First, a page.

- “I enjoyed a lot of the movie, but I kept thinking I was at a revival. The strangest thing about “Spaceballs” is that it should have been made several years ago, before our appetite for “Star Wars” satires had been completely exhausted.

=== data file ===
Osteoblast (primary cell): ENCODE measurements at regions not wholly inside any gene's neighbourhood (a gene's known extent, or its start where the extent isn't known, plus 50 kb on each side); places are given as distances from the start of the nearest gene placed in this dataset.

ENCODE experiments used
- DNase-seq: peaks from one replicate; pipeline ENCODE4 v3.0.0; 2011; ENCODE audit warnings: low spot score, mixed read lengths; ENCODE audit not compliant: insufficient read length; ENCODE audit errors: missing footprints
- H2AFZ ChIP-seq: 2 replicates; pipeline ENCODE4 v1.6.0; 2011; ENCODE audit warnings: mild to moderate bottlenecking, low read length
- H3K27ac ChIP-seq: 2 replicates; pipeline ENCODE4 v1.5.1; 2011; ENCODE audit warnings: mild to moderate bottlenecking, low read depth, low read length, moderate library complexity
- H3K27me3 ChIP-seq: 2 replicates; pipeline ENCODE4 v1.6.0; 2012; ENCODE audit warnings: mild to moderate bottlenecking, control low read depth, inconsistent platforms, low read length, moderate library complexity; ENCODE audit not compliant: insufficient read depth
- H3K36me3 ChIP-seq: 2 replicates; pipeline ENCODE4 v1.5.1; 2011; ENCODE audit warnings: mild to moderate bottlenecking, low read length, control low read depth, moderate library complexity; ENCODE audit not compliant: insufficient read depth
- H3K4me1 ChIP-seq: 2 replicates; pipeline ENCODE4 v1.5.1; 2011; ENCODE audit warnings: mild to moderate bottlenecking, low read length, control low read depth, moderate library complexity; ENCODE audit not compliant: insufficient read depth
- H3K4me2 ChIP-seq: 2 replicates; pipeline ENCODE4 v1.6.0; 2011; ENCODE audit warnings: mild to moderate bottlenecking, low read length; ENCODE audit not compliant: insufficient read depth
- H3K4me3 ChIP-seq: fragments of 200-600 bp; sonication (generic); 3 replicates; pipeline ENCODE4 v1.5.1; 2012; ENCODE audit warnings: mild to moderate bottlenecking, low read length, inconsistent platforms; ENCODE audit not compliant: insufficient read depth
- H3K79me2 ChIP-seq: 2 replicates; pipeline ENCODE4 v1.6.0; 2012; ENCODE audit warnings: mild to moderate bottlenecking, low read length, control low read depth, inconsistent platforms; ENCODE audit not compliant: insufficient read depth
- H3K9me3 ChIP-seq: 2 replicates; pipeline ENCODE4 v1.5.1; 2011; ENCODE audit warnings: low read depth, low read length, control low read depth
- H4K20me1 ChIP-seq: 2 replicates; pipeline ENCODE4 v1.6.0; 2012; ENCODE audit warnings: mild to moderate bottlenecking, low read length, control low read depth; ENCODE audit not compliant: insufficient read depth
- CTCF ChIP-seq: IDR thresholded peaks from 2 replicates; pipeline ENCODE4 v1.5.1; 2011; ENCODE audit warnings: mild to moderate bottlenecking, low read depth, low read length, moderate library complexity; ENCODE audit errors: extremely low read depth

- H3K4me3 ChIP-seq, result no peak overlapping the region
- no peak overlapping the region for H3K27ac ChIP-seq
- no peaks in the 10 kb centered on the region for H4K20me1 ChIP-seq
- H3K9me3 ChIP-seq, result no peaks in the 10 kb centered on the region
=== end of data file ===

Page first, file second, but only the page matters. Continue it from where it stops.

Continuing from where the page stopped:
Brooks’s first features, “The Producers” (1968) and “The Twelve Chairs,” told original stories. Since then, he has specialized in movie satires; his targets include Frankenstein, Hitchcock, Westerns, silent movies and historical epics. I usually find a few very big laughs and a lot of smaller ones in his movies, but the earlier ones are stronger than the more recent films, and I keep wishing Brooks would satirize something current and tricky, like the John Hughes teenage films, instead of picking on old targets. With “Spaceballs,” he has made the kind of movie that didn’t really need a Mel Brooks. In bits and pieces, one way or another, this movie already has been made over the last 10 years by countless other satirists” [Ebert.1987]